I knew my Aunt Susan to the extent any child knows an adult in her life, especially one who does not live close by. We lived in the Midwest and she and Uncle Bill lived in North Carolina and Florida. So I knew her mostly from being told about her, and from gifts and cards. This was long enough ago that there were many obstacles to communication for family living far apart. Long distance telephone calls were only made in emergencies and maybe occasionally for holidays. There was no Internet or email or Skype or texting. So we wrote letters and sent cards through the mail – what we now call snail mail. Occasionally they would travel to visit us or, more rarely, we would visit them. My family’s first real traveling vacation was to North Carolina to visit them.

Aunt Susan (which is what my father always called her; she was my great aunt) had been part of my father’s life from his birth. She was 25 years old when he was born, and was serving in the Army in South Carolina. So, presumably, she didn’t actually meet him until he was a year old. However, from that time forward she was an active presence in his life. From my grandmother’s scrapbook and photo album and from Aunt Susan’s photo album come a number of pictures showing the two of them. This one was from my grandmother’s scrapbook.

Aunt Susan and a young Clifford

Aunt Susan not only visited them, but she took my father traveling with her on occasion. I don’t know for certain, but I think the first trip they made may have been when my father was 10.  From my grandmother’s scrapbook we know in the summer of 1929 Aunt Susan took him to New England, probably for historic and family reasons (the Coffin side had come from New England to Ohio).  He would have been about 10 and a half. My father saw the ocean, and swam in it, for the first time on that trip.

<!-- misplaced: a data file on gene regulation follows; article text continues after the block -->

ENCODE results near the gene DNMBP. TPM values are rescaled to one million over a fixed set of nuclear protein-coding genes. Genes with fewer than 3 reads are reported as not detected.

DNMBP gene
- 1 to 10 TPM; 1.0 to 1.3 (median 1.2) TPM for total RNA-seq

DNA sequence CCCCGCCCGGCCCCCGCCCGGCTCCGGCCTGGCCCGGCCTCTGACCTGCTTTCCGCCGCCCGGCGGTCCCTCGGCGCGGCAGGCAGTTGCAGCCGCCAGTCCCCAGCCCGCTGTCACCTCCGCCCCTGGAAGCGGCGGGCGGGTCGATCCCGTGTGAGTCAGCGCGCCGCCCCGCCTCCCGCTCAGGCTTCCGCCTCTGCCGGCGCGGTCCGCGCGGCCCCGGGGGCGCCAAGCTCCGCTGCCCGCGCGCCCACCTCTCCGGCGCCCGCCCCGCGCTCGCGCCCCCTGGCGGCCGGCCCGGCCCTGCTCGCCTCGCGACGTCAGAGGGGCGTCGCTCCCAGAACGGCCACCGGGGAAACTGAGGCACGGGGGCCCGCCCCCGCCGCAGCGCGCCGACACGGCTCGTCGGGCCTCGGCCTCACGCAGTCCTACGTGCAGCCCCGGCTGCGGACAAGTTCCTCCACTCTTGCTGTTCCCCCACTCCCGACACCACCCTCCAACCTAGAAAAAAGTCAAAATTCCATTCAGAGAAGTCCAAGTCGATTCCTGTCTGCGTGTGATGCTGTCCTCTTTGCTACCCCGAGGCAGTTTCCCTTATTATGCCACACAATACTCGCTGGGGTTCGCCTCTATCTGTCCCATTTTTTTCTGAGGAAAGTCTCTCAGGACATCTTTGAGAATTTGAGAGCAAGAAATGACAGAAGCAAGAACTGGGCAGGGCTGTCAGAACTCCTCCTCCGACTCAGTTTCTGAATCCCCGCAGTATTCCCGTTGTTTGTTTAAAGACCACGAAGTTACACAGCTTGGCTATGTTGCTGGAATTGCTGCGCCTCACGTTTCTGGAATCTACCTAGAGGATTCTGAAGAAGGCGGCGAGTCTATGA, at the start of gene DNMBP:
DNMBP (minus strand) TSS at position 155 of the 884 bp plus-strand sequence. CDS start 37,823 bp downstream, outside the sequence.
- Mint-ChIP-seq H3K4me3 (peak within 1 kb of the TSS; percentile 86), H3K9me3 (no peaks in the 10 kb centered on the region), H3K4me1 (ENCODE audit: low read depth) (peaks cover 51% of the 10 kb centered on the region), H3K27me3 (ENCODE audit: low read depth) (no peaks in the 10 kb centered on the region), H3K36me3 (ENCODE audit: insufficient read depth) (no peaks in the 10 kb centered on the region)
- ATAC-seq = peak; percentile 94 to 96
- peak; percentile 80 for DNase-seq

Aunt Susan also had growing concerns about my grandmother’s mental state as my father was growing up. She kept in touch with the physician who my grandmother did practical nursing for, and she helped make the decision that my father should go away to school when he was ready for high school. He was sent to the Ohio Military Institute, in Cincinnati, which was not very far away but was a residential school. I’m certain that this was difficult for my grandmother and probably my father (although he didn’t talk about it).

It was to Aunt Susan that my father went when, at the end of his first year at college, it became clear that my grandmother could not live on her own at home any longer. Aunt Susan was very supportive and helpful in this difficult time. Her nursing experience and knowledge must have come in very handy in helping know what needed to be done, and who to contact, etc. From this point on, it is clear that Aunt Susan took responsibility for my father, standing in as a parent.

A year or two before this, Uncle Henry Coffin had died and it was his death that changed life for Aunt Susan financially. Uncle Henry never married and he had taken financial responsibility for his sisters (Kate Coffin Salt being one) and their children. With this he also took responsibility for dictating much about how they lived their lives.

It very likely was the death of Uncle Henry that allowed Aunt Susan to buy her house in Florida. And it was certainly his death and the deaths of both his sisters that finally allowed Susan to decide to marry. Her remaining cousins did not have the same authority the older generation had.

Uncle Bill and Aunt Susan about the time of their marriage

So did she live happily ever after? I think so. In general, she and Uncle Bill seemed to be pretty happy together, although of course we didn’t see much of them. I’m sure that there were adjustments required, as for any marriage and especially if you have been used to being independent as both of them had. They were married for 35 years. Susan gave up her nursing job, I think probably about the time she and Bill decided to marry. However, I think it is telling that she kept her original nursing license from Kentucky active into the 1970s, when she was into her 80s.